Mar 05, 2019 rated it did not like it  ·  review of another edition
This review has been hidden because it contains spoilers. To view it, click here.
Emily Bell
What I Liked
Lisa See is an incredible writer and she can tackle any genre with skill. Flower Net is a pop culture mystery novel and it fits into that genre in almost every way, but for something of that genre, it is very well done.

One of See's best tricks in her writing is that she reveals things about characters that they never realized before but that were there all along. This does take place in Flower Net. It's more clumsily done than in her later works of historical fiction, but I still
Jul 16, 2019 rated it liked it
In Beijing the body of the American ambassador's son is found frozen in a lake. Off the coast of California, on a ship carrying illiegal Chinese immigrants, the body of a rich Beijing industrialist's son is discovered wrapped in plastic in a water tank. Evidence suggests the two murders are related. Beijing police inspector Liu Hulan and assistant U.S. attorney David stark are assigned to the case. The two not only know each other; they've had a past romantic relationship during a time when Liu ...more
Jan 26, 2019 rated it liked it  ·  review of another edition
I listened to this audiobook. I listened to an abridged version. Liu Hulan is an aggressive inspector with China’s Ministry of Pubic Security (police). She is a “red princess” - wealthy from the privileged class, and was educated partially in the U.S. David Stark is an assistant U.S. attorney in Los Angeles. The son of the U.S. Ambassador to China is found murdered in Beijing. Hulan is investigating. Meanwhile, off the shore of California is a Chinese ship packed with illegal immigrants and, ...more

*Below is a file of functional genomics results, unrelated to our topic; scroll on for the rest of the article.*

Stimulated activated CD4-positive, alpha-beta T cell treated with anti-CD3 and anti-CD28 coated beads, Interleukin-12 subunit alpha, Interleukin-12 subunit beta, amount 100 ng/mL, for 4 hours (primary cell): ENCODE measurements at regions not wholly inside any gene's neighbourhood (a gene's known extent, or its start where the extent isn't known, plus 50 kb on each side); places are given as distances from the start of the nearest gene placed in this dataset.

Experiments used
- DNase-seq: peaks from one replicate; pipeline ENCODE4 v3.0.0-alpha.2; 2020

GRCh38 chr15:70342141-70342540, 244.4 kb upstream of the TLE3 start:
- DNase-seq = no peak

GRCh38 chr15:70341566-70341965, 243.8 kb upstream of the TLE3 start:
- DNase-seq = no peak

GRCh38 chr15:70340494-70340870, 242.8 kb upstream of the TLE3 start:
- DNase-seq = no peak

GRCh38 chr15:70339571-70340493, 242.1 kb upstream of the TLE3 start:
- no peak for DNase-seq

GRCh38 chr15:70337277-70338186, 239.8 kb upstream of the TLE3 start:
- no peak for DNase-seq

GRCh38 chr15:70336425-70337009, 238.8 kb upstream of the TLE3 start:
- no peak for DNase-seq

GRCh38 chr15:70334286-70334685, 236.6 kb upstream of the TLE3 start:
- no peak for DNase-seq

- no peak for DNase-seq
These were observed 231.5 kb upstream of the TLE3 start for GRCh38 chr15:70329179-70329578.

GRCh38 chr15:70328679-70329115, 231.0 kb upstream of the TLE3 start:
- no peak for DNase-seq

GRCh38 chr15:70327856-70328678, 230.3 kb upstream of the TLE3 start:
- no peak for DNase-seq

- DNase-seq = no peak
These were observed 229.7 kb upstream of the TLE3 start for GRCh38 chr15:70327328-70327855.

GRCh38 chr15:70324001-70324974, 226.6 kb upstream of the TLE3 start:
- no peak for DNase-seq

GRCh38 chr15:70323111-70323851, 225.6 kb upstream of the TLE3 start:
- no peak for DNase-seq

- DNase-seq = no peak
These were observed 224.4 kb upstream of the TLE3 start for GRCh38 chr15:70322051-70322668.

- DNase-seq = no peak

Rachel Jerdin
Apr 10, 2018 rated it it was amazing  ·  review of another edition
A Different Story by Lisa See

I had read three books by Lisa See before reading this one. The others were steeped in Chinese culture and focused exclusively on China. Their culture is so different than ours. She is a great story teller in addition to learning about the culture. This book is about selling illegal parts of protected animals and making herbs and Chinese medicine. This story was about murder, international theft, gangs and terrorism by making so much gore in the killing of people,
I don’t think Hanna-Barbera Productions ever wrote a more ham-fisted script for a Scooby-Doo mystery.

Shaggy exclaimed, “Jinkies, Velma! Did you notice that bear mask hanging in Mr. Bearbile’s bear cave?”

“Jeepers, Shaggy. You’re right. I always though Ursa Bearbile was too hairy to be an honest dealer in illegal bear bile,” remarked Thelma.


“What is it, Scoob?”